Linked in the “required reading” section is my master’s thesis, “Playing with Good and Evil: Videogames and Moral Philosophy.” Essentially, it attempts to articulate one way in which videogames can advance arguments in general, and arguments about moral philosophy specifically.
In the first section, I propose the idea of an internal “ethics” of gameplay, a loose rule system that players are compelled (but not required) to obey. Distilled to its simplest form, players are generally compelled to perform certain actions and enact certain strategies that help achieve the win condition. While players have a good deal of control over the avatar’s individual actions at the micro level, the game’s rule system rewards some actions, punishes others, and completely ignores actions that fall out of the game’s reward/punishment feedback system. Videogames thus allow players to feel as if they bear responsibility for actions that are effectively dictated by their having attempted to play the game to its conclusion. These actions can be imbued with moral significance through the use of a narrative/fiction that is internally consistent, conditionally similar to observed reality, and effectively integrated with the game’s rule system.
In the second section, I examine Peter Molyneux’s Fable. In Fable, the highly touted moral system is poorly integrated with the narrative and internally inconsistent, resulting in the creation of moral rules that are both bizarre and counterintuitive. In an attempt to imagine what a more cohesive and ambitious morality “engine” might look like, I propose changes to Fable’s design that model two radically different moral philosophies: the deontological morality of Immanuel Kant and the consequentialist utilitarianism established in the writings of Jeremy Bentham and John Stuart Mill.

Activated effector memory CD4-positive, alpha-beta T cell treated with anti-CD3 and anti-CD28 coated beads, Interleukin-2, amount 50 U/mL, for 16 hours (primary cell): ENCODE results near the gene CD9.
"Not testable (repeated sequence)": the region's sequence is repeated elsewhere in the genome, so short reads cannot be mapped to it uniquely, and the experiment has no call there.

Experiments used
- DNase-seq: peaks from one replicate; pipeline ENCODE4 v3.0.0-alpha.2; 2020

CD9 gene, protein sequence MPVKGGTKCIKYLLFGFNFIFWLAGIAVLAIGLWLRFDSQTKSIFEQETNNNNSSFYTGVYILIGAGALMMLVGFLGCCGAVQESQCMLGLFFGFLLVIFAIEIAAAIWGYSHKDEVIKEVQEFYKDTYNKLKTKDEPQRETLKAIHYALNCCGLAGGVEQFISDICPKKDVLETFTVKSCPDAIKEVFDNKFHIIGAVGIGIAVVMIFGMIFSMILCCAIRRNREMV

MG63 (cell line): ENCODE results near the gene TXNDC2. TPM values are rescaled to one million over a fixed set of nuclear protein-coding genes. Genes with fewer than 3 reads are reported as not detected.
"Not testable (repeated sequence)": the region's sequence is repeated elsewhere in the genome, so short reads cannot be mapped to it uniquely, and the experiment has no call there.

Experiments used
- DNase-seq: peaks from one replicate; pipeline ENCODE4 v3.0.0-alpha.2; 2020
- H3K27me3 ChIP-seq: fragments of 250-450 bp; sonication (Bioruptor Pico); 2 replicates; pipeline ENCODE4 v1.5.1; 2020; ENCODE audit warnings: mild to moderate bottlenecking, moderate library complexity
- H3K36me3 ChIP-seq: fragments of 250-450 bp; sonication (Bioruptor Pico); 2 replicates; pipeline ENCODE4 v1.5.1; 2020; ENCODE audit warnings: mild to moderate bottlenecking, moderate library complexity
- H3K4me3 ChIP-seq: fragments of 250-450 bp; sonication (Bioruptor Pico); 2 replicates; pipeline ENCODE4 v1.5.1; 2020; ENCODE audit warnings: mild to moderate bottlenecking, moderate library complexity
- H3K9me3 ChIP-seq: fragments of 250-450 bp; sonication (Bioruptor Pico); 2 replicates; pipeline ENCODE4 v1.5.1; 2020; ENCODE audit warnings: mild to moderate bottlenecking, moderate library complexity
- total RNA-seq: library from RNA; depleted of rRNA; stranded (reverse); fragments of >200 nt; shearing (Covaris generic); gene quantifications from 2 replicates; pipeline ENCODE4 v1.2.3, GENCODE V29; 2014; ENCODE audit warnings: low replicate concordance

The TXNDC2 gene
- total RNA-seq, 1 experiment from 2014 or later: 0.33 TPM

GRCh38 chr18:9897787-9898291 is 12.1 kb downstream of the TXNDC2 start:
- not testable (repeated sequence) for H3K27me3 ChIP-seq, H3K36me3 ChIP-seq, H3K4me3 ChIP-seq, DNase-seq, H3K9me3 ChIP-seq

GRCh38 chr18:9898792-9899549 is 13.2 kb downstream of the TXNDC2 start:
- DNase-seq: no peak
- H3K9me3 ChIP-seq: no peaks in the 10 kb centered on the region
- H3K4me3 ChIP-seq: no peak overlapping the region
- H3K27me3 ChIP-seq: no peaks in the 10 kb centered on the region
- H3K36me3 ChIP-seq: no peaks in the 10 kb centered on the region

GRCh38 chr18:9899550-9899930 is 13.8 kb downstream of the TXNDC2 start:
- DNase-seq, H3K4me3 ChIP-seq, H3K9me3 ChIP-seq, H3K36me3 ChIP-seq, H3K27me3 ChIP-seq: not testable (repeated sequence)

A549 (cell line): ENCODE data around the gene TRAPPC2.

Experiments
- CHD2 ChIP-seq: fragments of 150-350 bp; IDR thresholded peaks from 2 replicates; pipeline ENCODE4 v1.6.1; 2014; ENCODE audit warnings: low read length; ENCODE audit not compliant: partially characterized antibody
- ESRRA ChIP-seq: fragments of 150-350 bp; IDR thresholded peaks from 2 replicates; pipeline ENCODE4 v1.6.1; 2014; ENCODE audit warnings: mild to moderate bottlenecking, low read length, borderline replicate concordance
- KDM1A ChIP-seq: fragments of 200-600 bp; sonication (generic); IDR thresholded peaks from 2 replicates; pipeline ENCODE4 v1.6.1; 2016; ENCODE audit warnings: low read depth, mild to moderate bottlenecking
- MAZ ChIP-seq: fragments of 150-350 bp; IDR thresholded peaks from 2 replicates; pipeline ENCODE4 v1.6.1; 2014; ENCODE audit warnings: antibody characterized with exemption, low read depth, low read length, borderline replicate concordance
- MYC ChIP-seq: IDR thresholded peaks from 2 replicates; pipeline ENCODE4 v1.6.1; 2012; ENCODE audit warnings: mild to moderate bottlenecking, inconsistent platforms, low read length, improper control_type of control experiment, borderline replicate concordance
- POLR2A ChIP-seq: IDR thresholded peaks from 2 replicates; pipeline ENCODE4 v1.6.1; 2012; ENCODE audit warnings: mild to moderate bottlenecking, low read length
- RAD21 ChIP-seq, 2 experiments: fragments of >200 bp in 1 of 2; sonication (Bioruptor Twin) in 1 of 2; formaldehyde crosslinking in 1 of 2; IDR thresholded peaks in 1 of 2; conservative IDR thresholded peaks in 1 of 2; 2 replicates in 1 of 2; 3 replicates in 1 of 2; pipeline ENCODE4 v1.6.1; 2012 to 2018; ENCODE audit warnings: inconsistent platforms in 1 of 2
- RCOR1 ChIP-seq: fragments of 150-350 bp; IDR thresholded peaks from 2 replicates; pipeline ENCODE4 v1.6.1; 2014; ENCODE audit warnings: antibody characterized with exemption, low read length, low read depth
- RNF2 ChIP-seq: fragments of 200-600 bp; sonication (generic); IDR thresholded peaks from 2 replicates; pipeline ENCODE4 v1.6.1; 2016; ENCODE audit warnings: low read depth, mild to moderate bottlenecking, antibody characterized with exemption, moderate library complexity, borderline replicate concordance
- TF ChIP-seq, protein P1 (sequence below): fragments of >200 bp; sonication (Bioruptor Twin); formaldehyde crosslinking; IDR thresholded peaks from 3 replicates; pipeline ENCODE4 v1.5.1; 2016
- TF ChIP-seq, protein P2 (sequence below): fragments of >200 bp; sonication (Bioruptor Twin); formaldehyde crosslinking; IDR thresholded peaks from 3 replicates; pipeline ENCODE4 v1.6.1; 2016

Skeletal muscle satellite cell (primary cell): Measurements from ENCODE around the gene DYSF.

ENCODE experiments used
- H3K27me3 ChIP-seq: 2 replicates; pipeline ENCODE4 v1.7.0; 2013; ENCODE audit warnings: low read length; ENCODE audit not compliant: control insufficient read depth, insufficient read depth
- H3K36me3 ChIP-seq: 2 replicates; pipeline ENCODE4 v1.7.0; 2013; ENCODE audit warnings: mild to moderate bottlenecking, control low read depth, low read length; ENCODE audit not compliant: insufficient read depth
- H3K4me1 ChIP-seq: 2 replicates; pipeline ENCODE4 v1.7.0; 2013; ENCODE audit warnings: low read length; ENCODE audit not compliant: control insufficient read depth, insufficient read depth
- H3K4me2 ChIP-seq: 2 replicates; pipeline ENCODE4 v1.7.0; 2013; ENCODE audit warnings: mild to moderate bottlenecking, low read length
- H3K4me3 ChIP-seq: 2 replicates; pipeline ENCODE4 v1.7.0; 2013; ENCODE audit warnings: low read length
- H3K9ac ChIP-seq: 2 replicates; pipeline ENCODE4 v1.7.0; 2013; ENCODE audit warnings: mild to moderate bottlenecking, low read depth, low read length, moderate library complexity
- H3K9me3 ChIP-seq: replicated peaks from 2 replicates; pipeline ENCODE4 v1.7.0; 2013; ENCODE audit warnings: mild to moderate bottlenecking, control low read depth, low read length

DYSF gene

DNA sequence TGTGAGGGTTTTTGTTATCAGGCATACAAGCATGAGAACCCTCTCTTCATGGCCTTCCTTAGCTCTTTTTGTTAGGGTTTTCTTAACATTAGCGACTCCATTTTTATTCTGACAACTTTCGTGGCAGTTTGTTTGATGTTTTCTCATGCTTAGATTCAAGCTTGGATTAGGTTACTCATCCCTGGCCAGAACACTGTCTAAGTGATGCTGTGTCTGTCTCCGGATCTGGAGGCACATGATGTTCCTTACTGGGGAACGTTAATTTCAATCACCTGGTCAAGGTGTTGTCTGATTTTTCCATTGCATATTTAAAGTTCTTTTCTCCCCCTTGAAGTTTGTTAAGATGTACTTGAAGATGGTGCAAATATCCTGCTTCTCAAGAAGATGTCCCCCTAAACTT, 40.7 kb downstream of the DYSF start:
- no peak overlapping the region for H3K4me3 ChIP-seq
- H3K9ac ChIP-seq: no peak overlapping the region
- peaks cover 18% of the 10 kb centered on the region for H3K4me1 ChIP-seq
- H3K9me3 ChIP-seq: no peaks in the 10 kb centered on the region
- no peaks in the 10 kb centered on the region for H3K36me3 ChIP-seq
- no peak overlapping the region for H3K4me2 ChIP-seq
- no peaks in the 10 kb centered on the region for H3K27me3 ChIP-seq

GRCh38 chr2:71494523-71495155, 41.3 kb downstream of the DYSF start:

In the third section, I examine how existing games handle moral issues relating to the “War on Terror,” specifically the treatment of civilian combatants and the use of torture for interrogation purposes. Because this chapter concerns specific issues instead of more totalizing moral visions, the selection of primary texts is wider, including such games as Command & Conquer: Generals, The Punisher, State of Emergency 2, The Godfather, and Reservoir Dogs. By articulating the issues that these games address, I discern the issues that they studiously avoid, and the questionable arguments they (perhaps unintentionally) advance in the process. From this, I propose a more nuanced depiction of warfare that acknowledges long-term political and moral concerns.
I am in the process of expanding on this work, and any questions or comments are entirely welcome.
Peter, one aspect of your paper that I appreciate is moving beyond the rather pointless debate between games-as-rules and games-as-narrative to a synthesis of both.
Something I’ve been pondering recently apropos to the “ethics” of gameplay is whether there’s a moral/ethic analogue to the physics engine of today’s games. That is, providing some subset of the rules of physics creates realism, fun, and game mechanics for a certain set of games (those that simulate something physical). What, then, is necessary for creating games that highlight moral decision-making? A “social physics” engine? Real people but arranged in game roles?
The danger about it that you know most of who playing games these days are youngsters and imagine the mass of violence and anything goes for the purpose of winning away from considering moral sides.
I consider games one of the most dangerous mean of stereotyping minds of kids.
That’s enough for today folks.
Ciao for now